US and Taliban hold first talks about the future of Afghanistan
US and Taliban hold first talks about the future of Afghanistan since Biden’s disastrous withdrawal: Warlords say they will not help reign in ISIS-K but will allow evacuations
- US and Taliban reps met for the first time since America’s withdrawal in August
- A Taliban spokesperson said the group will aid in evacuations from Afghanistan but had no plans to work with the US to contain extremist groups
- The meetings will go on into Sunday after the Islamic State said it bombed a mosque in northern Afghanistan, killing at least 43 and wounding more than 100
- The terrorist groups also claimed previous attacks at schools and mosques
- Experts warn it could be signs of increasing violence in the nation
Taliban officials said they would not help contain extremist groups in Afghanistan during their first meeting with US since the muddled withdrawal of US troops and allies from the nation in August.
US officials were sent to meet with senior Taliban representatives in Doha, Qatar, this weekend to discuss easing the evacuation of foreign citizens and Afghans from Afghanistan and reigning in extremists groups.
While the Taliban agreed to aid in evacuation efforts, Taliban spokesman Suhail Shaheen told the Associated Press that there would be no cooperation with America on containing the increasingly active Islamic State extremist group.
Taliban spokesman Suhail Shaheen said the Taliban would aid in evacuation efforts in Afghanistan but said they had no plans to help reign in terrorist groups
Taliban fighters at the Abbey Gates in Kabul are continuing to assist evacuees at the airport
An explosion at a mosque in Kunduz, northern Afghanistan, on Friday that targeted Shiite Muslim worshippers has left at least 100 people killed or wounded
ISIS has recently taken responsibility for a suicide bombing on Friday that killed at least 46 Shi’ite Muslims and wounded more than 100 others who were praying at a mosque in Kunduz.
Video footage showed bodies surrounded by debris inside the mosque, which is used by the minority Shi’ite Muslim community.
The blast, which the United Nations’ mission in Afghanistan called part of a disturbing pattern of violence, follows others in recent days at a mosque in Kabul and a religious school in the eastern province of Khost.
Michael Kugleman, deputy director of the Asia Program at the US-based Wilson Center, said Friday’s attack could be a signal of more violent attacks in Afghanistan.
Despite the violence, Shaheen said the terrorist group would be tackled ‘independently,’ from the current talks.
The meetings in Doha are the first since the US ended the 20-year war in Afghanistan with President Joe Biden ordering a rushed and chaotic withdrawal of troops that concluded at the end of August.
President Joe Biden, pictured on October 8, had issued the withdrawal of US troops from Afghanistan, bringing an end to America’s longest war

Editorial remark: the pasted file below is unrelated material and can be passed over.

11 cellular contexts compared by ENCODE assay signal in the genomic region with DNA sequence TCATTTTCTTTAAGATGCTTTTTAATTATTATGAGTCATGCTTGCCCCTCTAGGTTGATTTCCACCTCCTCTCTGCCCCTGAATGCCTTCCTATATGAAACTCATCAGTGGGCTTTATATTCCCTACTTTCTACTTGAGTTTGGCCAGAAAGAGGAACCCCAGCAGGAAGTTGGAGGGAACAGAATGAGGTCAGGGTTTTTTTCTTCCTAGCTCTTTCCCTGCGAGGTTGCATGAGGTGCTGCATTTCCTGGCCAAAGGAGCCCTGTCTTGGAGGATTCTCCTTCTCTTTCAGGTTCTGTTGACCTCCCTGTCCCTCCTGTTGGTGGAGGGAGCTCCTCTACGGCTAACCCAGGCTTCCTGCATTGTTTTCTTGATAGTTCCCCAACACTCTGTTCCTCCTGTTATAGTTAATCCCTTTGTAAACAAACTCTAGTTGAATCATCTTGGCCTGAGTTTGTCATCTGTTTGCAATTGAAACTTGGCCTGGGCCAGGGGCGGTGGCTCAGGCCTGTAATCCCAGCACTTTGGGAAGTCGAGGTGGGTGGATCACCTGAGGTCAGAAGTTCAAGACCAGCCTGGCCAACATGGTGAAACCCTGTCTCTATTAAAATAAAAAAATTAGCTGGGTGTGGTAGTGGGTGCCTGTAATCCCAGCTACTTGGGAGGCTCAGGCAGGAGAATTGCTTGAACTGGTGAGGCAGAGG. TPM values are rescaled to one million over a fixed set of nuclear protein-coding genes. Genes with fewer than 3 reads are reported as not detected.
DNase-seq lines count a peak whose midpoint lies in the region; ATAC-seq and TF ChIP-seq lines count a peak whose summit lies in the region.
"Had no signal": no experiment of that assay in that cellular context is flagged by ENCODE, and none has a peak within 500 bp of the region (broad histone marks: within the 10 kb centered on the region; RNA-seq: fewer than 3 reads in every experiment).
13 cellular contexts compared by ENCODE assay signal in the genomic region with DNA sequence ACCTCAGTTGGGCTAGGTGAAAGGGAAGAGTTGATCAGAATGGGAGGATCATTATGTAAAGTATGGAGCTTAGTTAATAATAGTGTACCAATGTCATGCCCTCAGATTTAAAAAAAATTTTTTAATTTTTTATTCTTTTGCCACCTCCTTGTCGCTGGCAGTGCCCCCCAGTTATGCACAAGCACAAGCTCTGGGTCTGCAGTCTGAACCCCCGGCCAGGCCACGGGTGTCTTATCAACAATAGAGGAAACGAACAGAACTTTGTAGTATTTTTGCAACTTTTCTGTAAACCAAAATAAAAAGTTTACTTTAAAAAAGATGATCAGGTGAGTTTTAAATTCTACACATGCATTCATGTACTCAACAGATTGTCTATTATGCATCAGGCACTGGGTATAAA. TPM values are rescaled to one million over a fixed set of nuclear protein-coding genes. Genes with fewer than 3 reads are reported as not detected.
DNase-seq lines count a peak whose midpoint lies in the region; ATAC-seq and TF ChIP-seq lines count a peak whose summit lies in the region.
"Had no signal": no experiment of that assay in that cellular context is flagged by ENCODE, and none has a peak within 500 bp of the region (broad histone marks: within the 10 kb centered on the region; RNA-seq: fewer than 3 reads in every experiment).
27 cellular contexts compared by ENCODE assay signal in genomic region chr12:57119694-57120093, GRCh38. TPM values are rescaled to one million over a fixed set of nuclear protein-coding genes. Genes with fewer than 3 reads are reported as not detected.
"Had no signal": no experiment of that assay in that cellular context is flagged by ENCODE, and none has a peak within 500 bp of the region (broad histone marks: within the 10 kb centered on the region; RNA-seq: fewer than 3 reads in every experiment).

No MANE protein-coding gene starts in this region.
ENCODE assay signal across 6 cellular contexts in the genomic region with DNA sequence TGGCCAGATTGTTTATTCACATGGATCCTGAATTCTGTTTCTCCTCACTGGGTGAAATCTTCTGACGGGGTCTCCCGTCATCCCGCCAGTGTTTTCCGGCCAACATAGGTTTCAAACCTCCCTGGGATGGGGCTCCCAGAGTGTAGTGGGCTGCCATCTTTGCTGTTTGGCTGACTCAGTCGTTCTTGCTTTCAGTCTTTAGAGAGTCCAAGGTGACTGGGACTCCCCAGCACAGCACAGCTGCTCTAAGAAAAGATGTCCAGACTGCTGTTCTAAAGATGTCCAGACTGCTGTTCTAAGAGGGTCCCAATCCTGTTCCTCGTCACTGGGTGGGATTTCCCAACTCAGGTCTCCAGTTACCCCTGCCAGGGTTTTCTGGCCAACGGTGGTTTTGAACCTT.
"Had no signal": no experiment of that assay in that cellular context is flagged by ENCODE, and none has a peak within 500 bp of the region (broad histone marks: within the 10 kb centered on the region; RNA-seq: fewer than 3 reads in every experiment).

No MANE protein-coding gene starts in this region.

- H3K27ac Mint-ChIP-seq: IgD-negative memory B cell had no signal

Desperate Afghans waded through a sewage ditch on the outskirts of Kabul airport this morning while pleading with soldiers guarding the opposite bank to put them on a plane out of the country after the US began withdrawing troops in August
Afghan families are pictured boarding a military evacuation flight at Hamid Karzai Airport as the US prepares to withdraw from the country, with other western nations set to follow
US State Department officials told Reuters that ‘the continued safe passage out of Afghanistan of US and other foreign nationals and Afghans to whom we have a special commitment who seek to leave the country’ is among the key priority for the meetings.
US officials estimate that there are about 100 US citizens still seeking evacuation from Afghanistan.
Secretary of State Anthony Blinken blamed the Trump administration, who brokered the deal to pull out of Afghanistan in 2020, for the chaotic evacuation.
‘We inherited a deadline; we did not inherit a plan,’ Blinken said.
There are currently camps set up at the airport filled with people waiting to flee Afghanistan.
US officials asserted that the meetings with the Taliban does not mean it recognizes them as a government, the AP reports, as the group continues to face backlash over their rule of the land.
The world has been watching whether the Taliban will live up to their initial promises of tolerance and inclusiveness toward women and ethnic minorities.
However, Taliban actions so far, such as renewed restrictions on women and the appointment of an all-male government, have been met with dismay by the international community.
Protests against the Taliban’s policies toward women continued Tuesday, with a demonstration in a Kabul private school by female teachers and students who held up signs saying ‘Education is a right.’
Afghan women continue to protest the Taliban rule. Marchers pictured on September 3
Taliban thugs today pushed women protesters and fired shots in the air to break up a demonstration outside a school in Kabul calling for girls to be allowed to return to secondary education on September 30
Photos and video from the scene showed rescuers carrying a body wrapped in a blanket from the mosque in Kunduz following the Islamic State’s attack on Friday
The protest was held indoors to avoid backlash from the Taliban, who have recently outlawed demonstrations held without permission from the government.
The U.N. continued to sound the alarm about the country’s dire economic situation, saying a humanitarian crisis is imminent.
The world body’s children’s agency warned that half of Afghanistan’s children under age 5 are expected to suffer from severe malnutrition as hunger takes root amid serious food shortages.
‘There are millions of people who are going to starve and there is winter coming, COVID raging, and the whole social system collapsed,’ said Omar Adbi, UNICEF’s deputy executive director for programs, during a visit to a Kabul children’s hospital.
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